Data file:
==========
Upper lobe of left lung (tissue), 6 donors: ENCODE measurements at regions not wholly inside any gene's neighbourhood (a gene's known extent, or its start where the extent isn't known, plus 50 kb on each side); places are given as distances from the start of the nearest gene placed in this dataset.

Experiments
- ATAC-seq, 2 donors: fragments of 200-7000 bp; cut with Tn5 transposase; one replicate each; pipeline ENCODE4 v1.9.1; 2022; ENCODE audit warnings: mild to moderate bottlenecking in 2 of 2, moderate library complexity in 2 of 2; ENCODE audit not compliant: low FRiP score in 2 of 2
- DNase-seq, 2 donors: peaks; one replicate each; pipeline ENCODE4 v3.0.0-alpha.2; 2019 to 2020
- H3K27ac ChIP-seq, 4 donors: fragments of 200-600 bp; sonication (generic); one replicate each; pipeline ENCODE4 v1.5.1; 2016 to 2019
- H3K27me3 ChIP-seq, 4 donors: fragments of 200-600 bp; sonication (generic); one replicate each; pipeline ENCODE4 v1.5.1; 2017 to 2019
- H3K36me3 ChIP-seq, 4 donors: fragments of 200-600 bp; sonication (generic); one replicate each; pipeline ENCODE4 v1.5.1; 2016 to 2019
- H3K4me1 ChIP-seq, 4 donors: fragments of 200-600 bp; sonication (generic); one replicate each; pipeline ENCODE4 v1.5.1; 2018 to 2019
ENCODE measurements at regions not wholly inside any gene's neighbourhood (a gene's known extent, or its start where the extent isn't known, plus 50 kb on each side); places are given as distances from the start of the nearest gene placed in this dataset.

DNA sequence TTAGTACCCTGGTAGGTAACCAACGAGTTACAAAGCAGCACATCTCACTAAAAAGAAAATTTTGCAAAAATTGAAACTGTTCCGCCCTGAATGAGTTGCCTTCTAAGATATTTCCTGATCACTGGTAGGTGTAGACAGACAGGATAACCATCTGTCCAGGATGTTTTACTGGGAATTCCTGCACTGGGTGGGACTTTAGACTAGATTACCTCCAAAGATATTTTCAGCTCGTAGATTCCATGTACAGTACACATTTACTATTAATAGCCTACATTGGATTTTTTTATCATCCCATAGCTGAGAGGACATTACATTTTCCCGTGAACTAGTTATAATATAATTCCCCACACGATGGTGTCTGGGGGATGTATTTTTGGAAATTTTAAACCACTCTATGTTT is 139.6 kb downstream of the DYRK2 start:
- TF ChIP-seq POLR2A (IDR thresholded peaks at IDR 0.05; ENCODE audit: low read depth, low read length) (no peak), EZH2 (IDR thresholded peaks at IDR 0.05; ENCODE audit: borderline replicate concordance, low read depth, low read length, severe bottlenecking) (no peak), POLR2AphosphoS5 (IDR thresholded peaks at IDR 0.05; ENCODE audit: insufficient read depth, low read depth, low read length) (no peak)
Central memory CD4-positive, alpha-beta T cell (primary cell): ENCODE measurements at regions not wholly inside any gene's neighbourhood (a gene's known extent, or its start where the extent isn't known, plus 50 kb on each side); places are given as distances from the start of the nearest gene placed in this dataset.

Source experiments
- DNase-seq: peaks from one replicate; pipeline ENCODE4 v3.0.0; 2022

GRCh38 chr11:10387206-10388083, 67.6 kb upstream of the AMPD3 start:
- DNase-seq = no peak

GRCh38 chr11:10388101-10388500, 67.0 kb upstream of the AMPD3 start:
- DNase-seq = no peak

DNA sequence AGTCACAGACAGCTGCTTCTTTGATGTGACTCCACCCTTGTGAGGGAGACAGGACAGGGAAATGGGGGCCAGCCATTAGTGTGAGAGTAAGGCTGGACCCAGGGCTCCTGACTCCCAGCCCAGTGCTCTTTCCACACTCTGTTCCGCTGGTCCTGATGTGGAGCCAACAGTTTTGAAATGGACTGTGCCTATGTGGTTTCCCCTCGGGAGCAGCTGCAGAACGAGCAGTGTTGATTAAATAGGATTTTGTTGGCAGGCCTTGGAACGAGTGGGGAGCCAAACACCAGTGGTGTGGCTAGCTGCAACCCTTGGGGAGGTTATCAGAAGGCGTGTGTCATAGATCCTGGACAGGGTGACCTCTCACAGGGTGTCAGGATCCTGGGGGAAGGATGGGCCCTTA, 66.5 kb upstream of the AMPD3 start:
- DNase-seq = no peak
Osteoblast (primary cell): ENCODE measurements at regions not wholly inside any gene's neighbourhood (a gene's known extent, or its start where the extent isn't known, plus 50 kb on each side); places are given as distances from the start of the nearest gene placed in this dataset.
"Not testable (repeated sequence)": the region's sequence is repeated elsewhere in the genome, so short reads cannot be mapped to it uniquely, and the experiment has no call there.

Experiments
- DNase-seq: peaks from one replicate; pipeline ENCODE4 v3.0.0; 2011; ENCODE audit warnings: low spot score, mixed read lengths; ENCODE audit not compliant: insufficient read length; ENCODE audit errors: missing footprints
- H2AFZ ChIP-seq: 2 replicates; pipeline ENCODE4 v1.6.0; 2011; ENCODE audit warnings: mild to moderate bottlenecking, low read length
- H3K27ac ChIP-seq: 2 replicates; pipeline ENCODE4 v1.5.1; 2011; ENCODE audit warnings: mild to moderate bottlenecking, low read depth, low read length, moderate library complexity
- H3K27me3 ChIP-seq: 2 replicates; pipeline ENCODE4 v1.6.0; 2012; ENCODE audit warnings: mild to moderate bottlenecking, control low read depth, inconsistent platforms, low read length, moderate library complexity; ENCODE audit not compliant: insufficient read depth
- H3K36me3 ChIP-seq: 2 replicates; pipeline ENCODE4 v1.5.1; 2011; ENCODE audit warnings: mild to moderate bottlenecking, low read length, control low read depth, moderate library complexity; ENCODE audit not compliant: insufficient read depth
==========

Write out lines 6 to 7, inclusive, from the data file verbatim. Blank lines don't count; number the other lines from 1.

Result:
- H3K27me3 ChIP-seq, 4 donors: fragments of 200-600 bp; sonication (generic); one replicate each; pipeline ENCODE4 v1.5.1; 2017 to 2019
- H3K36me3 ChIP-seq, 4 donors: fragments of 200-600 bp; sonication (generic); one replicate each; pipeline ENCODE4 v1.5.1; 2016 to 2019